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Right now, I just have to let go.  There is nothing more that I can do.  For right now, it seems the Lord has put a “period” at the end of these friendships.  So, I’ve removed the question mark and I am living in His peace about the situation.

How fortunate that in the same span of time, God has brought me closer to two other friends:  an old friend of mine and a brand-new friend.  These friendships have just blossomed and I am thankful for God’s love and care.  These two women have brought a new depth of love and devotion in my life.  We work closely together for the Lord and we find joy in serving others.

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The one constant in my life is my Lord.  I love the book of Joshua.  In the very first chapter, God is assuring Joshua of His love, support, and constant presence.

No one will be able to defeat you all your life. Just as I was with Moses, so I will be with you. I will not leave you or forget you. ( Joshua 1:5 NCV — emphasis mine)

So on this Monday, I share a song that is relatively new and has quickly become one of my favorites.  I find myself singing its chorus throughout the day.  Let it remind you, that no matter what is happening in your life, God is there.  He is our salvation and strength.  But He is also our Friend.


He is With Us (Love & the Outcome)

Letting Go (with No-Carb Crock Pot Rotisserie Chicken Recipe)

I remember a conversation I had with my husband, Kelly, so vividly it’s like it was yesterday.  This was just a few months after we were married in 1987.  We’d decided that I’d come off birth control and we’d start our family.  I said to him, “By next year, we’ll have a new Rosser to take to big family Thanksgiving dinner at your Aunt Ruth-Marie’s house.”

In the same conversation, we were discussing the longevity of my teaching career.  I was teaching at Eastover-Central Elementary School and was honored as their “Teacher of the Year” for 1987.  That was huge for me because I’d only been teaching for three years.  To have my peers vote to give you, a virtual newbie, an honor like that was overwhelming for me. “Yes,” I said confidently. “I will be teaching until I am blue-haired, squint-eyed, wrinkled beyond recognition, and walking with a cane.”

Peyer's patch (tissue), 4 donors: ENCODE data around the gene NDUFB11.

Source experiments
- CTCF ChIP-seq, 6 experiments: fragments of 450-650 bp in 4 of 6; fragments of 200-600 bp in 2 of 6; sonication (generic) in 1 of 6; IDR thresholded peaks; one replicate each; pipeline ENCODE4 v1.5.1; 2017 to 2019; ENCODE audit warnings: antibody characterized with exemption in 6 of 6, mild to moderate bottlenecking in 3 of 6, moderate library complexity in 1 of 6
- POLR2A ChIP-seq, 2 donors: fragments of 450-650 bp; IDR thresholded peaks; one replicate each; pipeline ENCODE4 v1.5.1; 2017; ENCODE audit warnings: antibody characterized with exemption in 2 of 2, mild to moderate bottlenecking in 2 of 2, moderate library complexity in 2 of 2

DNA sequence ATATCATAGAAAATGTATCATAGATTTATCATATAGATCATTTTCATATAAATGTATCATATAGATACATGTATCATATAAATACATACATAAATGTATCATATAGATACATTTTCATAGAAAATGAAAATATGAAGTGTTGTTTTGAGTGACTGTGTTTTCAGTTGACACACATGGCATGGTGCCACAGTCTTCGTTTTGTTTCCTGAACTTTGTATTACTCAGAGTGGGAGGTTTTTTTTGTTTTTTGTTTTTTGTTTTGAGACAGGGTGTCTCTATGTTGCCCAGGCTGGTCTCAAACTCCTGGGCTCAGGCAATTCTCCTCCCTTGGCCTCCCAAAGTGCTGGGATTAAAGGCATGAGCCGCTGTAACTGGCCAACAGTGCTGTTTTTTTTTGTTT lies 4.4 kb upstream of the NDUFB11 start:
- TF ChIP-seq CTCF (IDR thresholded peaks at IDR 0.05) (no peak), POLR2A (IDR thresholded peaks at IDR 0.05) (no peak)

As confident as I was that day, neither of those things came to pass.

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Instead of getting pregnant, we found out about our infertility. “One in a million chance,” was what the doctor told us.  Of course, I told him that God was the Great Physician, and without much consulting with the Great Physician, Kelly and I decided that our journey included donor sperm and monthly visits to Duke Fertility Clinic.

Within the next year, I injured my back at school while moving a science kit.  It only weighed ten pounds, but something happened that morning that I can’t quite put my finger on.  All I knew was that I was in excruciating pain.  Five years and seven surgeries later, I was medically retired from a profession I thought I’d be a part of until I was…well, you know what I said in the first paragraph.

After six unhappy months of in vitro at Duke, Kelly and I finally let God have the infertility issue, and we adopted.  It was the oh-so-right thing to do.  We could not love our children anymore if they were our biologically.  At nearly 25, 23, and nearly 16, they bring us so much joy. They like to tell me that they may not have grown in my womb, but they grew in my heart.  I kinda think I’ll keep ’em.

The one thing I fought God on at every turn was the fact that I was not in the teaching profession anymore.  I spent YEARS filled with anger at how that dream of mine had taken wings and flown. Even with the joy of adopting my children and the absolute miraculous ways He brought each of them to us, I held God accountable for not healing me physically and returning me to teaching.

In 2002,  I did let most of the anger go and for the most part, I was able to move on with my life and be relatively happy. But the little sliver that I harbored in my heart, kept me out of God’s will.  Seven years ago, I really had a come-to-Jesus moment that forever eradicated any anger I had and brought me to my knees to beg for His forgiveness.

I walked into a church where I was not a member because we were looking for a new church home.  At the end of the service, a woman came up to me and said, “You know, we need someone to work with our children and when I saw you walk in today, I knew my prayers had been answered.”